Dyspepsia is a disorder in which there may be symptoms of upper abdominal pain (above the navel), belching, nausea (with or without vomiting), abdominal bloating (the sensation of abdominal fullness without objective distention), early satiety (the sensation of fullness after a very small amount of food), and, possibly, abdominal distention (swelling). Symptoms of dyspepsia originate from the upper gastrointestinal tract, primarily the stomach and first part of the small intestine. The symptoms most often are provoked by eating, which is a time when many different gastrointestinal functions are called upon to work in concert. If function is not normal, the symptoms of dyspepsia occur.
Other causes of dyspepsia
- Hormonal Imbalance (Diabetes, Thyroid, Hyperparathyroid)
- Medications (Both Prescription and Non-Prescription)
- Nervous System Disorders (Brain, Spinal Cord, and Others)
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Causes of Dyspepsia
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Examples of Medications for Dyspepsia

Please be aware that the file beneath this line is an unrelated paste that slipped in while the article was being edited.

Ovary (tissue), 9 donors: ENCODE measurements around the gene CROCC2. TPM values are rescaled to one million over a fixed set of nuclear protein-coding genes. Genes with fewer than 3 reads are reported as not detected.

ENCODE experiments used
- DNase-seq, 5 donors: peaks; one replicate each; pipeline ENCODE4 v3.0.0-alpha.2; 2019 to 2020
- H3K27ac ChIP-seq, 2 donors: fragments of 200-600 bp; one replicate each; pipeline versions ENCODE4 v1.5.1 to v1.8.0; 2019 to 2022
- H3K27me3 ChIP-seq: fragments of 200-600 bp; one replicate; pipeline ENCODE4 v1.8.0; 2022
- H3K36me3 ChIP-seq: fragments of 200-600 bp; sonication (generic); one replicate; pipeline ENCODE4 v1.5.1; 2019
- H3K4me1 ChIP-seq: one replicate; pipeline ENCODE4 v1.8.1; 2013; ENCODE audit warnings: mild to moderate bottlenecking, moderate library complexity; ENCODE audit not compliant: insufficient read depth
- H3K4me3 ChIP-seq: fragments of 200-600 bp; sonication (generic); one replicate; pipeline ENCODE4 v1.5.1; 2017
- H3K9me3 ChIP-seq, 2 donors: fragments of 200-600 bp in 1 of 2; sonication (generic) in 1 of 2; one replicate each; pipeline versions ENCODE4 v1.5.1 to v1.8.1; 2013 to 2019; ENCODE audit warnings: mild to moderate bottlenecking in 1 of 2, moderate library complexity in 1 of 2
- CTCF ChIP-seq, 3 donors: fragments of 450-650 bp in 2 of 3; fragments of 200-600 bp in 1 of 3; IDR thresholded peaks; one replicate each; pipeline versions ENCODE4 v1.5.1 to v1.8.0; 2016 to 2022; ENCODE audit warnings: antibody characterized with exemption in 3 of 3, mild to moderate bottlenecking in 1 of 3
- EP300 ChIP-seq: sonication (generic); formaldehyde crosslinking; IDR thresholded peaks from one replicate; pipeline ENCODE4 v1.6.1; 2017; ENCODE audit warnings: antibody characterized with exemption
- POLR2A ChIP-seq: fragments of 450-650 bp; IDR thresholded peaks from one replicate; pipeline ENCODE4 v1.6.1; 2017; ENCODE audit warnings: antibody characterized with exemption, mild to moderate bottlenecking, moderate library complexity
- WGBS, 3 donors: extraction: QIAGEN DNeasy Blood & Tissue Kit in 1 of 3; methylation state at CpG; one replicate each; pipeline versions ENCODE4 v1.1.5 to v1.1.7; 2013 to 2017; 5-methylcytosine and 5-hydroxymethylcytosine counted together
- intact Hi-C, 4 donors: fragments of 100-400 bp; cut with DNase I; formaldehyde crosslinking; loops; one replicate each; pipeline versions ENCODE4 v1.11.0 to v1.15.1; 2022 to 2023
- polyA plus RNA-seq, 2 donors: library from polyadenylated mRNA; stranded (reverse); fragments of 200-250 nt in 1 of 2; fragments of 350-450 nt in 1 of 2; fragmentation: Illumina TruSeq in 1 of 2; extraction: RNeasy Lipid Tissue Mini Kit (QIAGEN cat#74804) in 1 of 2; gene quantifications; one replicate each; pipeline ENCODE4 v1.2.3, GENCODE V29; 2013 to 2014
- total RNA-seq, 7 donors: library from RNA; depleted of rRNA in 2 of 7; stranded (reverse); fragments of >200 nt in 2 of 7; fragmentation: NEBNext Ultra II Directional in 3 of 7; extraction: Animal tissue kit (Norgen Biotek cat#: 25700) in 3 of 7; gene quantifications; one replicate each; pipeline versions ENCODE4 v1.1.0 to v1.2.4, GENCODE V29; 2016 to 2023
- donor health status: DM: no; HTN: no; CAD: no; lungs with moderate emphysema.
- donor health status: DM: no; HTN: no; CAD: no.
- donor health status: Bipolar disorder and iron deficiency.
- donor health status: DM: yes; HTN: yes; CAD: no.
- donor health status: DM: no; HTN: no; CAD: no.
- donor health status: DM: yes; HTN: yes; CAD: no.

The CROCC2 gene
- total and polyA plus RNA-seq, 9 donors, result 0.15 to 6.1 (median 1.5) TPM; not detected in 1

- Alka-Seltzer (sodium bicarbonate)
- aluminum hydroxide/magnesium hydroxide/simethicone
- aluminum hydroxide/magnesium trisilicate
- amitriptyline (Elavil, Endep)
- bismuth subsalicylate
- desipramine (Norpramin)
- gotu kola
- hyoscyamine, atropine, scopolamine and phenobarbital (Donnatal)
- lansoprazole (Heartburn Relief 24 Hour, Heartburn Treatment 24 Hour, Prevacid 24)
- lidocaine rectal
- magnesium hydroxide
- metoclopramide, Reglan, Metozolv ODT, (Reglan ODT, Octamide, and Maxolon
- Motegrity (prucalopride)
- paroxetine (Paxil, Pexeva)
- peppermint oil
- rabeprazole (Aciphex)
- Side Effects of Lomotil (diphenoxylate and atropine)
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